plinean eruption

plinean eruption

A plinian-type explosive eruption from the Crater Peak vent (hidden beneath clouds) on Mount Spurr, Alaska, sent an eruption column to a height of about 18 km above sea level. Credit: R. McGimsey / U.S. Geological Survey.

A plinean eruption is a large explosive event that forms an enormous dark column of tephra and gas high into the stratosphere (altitudes greater than 11 kilometers). Such eruptions are named for Pliny the Younger, who carefully described the disastrous eruption of Vesuvius in 79 AD. This eruption generated a huge column of tephra into the sky, pyroclastic flows and surges, and extensive ash fall. Many thousands of people evacuated areas around the volcano, but about 2,000 were killed, including Pliny the Elder.


Large plinian eruptions sometimes result in the withdrawal of so much magma from below a volcano that part of it collapses to form a large depression called a caldera.


A few well known plinian eruptions of the 20th century include Mount Spurr, Alaska (June 27, August 18, and September 16-17, 1992); Mount Pinatubo, Philippines (June 15, 1991); El Chichón, Mexico (March-April 1982); Mount St. Helens, Washington (May 18, 1980); Agung volcano, Indonesia (March 17, 1963; and Novarupta, Valley of 10,000 Smokes, Alaska (June 6, 1912).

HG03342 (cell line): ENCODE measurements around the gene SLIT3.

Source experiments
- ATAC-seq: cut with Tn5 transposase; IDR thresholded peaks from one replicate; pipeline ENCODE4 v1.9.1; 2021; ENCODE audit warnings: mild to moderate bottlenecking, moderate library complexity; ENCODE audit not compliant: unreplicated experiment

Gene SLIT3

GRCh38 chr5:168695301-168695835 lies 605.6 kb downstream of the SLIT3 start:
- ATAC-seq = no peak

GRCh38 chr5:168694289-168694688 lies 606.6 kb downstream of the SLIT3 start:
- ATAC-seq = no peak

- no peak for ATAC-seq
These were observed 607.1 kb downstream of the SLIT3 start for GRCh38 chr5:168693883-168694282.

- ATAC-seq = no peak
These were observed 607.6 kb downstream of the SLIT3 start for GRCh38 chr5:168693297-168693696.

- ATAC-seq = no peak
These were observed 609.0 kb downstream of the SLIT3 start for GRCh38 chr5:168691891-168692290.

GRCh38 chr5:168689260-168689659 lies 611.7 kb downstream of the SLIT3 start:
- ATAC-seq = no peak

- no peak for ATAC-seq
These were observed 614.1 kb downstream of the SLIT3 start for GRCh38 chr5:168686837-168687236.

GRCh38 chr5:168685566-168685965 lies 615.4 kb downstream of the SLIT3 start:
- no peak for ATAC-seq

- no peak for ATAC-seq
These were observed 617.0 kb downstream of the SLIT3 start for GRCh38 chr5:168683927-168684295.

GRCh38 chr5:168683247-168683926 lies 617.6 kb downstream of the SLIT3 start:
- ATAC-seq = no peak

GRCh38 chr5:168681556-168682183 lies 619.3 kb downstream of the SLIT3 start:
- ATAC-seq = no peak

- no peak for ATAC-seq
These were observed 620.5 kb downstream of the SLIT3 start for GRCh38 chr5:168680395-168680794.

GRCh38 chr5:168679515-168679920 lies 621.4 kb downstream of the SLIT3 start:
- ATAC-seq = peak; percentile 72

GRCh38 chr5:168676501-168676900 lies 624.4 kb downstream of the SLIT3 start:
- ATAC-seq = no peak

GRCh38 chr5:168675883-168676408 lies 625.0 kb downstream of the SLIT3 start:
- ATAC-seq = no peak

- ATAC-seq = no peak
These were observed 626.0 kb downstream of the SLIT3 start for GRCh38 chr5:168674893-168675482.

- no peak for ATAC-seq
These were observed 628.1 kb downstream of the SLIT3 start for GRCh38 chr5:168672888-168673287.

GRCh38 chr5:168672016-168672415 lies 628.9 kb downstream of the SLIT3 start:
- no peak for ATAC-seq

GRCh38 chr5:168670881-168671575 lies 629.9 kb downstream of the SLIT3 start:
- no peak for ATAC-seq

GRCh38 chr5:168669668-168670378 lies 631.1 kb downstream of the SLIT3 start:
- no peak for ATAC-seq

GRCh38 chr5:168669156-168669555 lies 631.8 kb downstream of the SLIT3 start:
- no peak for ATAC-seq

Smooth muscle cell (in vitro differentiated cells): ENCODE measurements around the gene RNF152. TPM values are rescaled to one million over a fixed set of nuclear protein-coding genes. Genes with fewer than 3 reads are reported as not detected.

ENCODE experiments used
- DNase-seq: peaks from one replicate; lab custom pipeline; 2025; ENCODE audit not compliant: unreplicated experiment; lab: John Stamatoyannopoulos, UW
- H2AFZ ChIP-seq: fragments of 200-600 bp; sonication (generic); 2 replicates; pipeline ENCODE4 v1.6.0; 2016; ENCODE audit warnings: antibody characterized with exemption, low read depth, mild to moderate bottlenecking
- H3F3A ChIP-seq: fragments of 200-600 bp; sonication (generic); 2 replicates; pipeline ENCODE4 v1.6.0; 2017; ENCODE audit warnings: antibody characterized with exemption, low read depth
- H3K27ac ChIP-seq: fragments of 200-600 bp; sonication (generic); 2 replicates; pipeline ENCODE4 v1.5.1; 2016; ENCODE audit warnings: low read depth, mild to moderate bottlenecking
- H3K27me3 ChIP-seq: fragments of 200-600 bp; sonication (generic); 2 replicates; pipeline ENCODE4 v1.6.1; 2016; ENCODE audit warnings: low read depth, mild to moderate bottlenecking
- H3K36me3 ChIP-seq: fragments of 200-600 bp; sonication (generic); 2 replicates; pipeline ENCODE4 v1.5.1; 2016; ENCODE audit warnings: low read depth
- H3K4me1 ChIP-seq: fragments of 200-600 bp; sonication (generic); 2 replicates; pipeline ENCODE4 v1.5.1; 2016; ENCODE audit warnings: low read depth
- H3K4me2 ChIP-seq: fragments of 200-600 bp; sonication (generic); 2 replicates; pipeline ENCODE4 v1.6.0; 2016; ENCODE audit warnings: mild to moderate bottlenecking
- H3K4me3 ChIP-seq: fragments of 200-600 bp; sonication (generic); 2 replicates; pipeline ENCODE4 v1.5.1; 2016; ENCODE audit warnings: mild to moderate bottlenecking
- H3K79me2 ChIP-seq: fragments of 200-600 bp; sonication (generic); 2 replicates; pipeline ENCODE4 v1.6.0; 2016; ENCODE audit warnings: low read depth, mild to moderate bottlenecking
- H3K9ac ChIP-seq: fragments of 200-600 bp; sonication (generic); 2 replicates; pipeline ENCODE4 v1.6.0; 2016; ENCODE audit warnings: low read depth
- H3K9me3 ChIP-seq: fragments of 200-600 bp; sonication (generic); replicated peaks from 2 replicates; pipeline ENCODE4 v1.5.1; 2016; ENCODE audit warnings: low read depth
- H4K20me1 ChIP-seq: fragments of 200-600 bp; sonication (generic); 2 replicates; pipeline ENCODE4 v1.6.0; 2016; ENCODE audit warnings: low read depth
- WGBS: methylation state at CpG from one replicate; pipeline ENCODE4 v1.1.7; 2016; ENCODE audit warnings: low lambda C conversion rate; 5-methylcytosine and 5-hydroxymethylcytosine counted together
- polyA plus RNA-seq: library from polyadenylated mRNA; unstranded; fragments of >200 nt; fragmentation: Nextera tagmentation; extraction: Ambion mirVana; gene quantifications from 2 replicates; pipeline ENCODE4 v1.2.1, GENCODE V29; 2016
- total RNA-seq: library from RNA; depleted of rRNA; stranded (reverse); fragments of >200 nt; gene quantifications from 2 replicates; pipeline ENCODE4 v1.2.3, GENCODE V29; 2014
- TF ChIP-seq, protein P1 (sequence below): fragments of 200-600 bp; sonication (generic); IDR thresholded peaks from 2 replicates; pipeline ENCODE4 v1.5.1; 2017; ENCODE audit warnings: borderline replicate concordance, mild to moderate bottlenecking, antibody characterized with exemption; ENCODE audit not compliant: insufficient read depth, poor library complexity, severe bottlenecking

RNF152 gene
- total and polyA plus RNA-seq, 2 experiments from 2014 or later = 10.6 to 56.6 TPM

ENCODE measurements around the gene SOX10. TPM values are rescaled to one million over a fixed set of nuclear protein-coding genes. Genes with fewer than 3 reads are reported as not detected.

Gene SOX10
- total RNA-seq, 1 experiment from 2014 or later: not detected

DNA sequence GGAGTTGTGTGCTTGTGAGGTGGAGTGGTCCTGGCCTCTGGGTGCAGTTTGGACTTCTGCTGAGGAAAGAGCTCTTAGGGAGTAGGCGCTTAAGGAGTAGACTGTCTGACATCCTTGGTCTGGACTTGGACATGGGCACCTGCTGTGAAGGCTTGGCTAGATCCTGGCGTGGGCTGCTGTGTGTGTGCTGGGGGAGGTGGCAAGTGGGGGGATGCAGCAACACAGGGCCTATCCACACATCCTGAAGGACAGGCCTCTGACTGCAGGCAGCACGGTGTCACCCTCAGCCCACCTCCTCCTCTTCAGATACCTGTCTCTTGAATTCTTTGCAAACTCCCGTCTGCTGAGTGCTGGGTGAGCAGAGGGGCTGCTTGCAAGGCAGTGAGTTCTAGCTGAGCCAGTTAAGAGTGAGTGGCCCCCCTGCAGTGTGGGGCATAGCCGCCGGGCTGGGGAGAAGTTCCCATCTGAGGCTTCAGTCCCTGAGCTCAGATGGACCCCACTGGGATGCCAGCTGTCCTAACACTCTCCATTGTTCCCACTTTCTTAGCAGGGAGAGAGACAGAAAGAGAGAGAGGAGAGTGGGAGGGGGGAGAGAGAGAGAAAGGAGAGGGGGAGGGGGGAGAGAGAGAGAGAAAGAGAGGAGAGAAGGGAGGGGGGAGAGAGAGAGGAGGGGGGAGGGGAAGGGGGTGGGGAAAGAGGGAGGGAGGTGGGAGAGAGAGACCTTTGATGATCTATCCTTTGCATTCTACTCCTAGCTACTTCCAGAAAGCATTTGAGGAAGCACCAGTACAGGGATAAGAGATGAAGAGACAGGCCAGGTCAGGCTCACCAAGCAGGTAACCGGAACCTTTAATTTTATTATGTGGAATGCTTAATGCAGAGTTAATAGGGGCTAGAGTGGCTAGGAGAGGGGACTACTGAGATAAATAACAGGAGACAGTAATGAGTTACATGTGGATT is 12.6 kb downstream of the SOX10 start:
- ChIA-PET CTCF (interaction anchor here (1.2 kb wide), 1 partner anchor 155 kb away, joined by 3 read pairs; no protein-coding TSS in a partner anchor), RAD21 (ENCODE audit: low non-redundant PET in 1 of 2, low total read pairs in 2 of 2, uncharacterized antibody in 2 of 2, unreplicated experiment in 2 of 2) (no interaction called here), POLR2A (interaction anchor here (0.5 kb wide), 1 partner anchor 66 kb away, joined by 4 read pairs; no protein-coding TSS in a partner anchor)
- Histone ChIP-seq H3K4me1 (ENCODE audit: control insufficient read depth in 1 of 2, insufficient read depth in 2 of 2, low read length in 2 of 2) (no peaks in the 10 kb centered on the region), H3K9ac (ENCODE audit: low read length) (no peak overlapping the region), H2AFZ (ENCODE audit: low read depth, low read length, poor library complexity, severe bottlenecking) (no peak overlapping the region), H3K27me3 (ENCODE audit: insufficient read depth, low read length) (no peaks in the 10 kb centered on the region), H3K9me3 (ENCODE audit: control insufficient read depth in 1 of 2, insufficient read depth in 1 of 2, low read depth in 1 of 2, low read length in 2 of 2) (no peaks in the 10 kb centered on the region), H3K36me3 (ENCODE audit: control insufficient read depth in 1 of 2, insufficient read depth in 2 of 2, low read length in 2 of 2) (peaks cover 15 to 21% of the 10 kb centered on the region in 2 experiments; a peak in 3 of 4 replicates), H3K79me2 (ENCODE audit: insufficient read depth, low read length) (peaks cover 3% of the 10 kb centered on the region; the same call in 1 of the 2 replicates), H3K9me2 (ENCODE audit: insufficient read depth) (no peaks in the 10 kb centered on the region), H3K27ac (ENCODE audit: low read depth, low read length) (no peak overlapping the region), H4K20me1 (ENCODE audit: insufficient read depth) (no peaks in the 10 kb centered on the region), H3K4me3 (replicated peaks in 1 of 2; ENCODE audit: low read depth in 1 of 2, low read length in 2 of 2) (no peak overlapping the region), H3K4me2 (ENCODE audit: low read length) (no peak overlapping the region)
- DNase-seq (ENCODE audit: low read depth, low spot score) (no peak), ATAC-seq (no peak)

Some plinian eruptions inject such large quantities aerosols (small liquid droplets) into the stratosphere that surface temperatures on Earth may decrease slightly. A few recent eruptions resulted in detectable cooling – the 1991 eruption of Mount Pinatubo, Philippines, and the 1982 eruption of El Chichón, Mexico. The massive 1815 eruption of Mount Tambora volcano, Indonesia, is thought to have caused the 1816 "Year without a Summer" in the northeastern U.S., Canada, and western Europe.